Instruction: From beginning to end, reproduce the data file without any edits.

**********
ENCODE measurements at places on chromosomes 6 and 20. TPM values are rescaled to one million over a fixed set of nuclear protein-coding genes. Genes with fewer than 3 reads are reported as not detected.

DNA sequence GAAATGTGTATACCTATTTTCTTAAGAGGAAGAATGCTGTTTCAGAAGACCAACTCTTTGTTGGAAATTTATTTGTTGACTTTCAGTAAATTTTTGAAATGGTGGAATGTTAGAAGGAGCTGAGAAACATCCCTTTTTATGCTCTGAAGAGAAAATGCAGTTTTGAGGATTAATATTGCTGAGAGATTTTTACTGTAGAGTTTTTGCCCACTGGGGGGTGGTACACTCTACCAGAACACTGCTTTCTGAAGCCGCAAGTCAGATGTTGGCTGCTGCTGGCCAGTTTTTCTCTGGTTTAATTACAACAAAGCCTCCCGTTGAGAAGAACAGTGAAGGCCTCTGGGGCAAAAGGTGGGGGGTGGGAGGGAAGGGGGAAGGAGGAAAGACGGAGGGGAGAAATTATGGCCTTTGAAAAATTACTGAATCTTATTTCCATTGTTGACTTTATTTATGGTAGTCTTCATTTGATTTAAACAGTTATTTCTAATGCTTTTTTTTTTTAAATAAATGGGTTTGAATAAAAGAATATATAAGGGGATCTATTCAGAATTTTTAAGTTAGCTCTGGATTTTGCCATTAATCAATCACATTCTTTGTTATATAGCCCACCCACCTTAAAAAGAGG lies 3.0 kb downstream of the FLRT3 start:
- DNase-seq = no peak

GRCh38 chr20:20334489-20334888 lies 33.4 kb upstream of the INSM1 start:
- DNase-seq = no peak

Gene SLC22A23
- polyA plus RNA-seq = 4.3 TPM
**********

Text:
ENCODE measurements at places on chromosomes 6 and 20. TPM values are rescaled to one million over a fixed set of nuclear protein-coding genes. Genes with fewer than 3 reads are reported as not detected.

DNA sequence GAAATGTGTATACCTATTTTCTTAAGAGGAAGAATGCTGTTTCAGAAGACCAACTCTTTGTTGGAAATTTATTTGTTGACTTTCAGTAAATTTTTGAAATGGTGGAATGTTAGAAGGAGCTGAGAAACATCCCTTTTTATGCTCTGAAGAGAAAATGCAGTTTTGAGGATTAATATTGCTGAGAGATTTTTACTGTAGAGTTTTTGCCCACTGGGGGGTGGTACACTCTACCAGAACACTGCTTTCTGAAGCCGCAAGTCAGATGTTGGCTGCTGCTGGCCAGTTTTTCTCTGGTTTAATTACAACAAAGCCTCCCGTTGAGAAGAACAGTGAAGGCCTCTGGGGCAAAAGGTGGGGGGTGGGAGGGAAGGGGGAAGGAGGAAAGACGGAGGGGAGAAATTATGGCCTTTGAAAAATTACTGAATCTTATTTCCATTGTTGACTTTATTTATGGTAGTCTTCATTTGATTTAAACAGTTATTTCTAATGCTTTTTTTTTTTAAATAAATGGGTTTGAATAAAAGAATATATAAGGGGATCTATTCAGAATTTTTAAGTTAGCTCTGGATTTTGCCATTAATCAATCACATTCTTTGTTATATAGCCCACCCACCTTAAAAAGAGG lies 3.0 kb downstream of the FLRT3 start:
- DNase-seq = no peak

GRCh38 chr20:20334489-20334888 lies 33.4 kb upstream of the INSM1 start:
- DNase-seq = no peak

Gene SLC22A23
- polyA plus RNA-seq = 4.3 TPM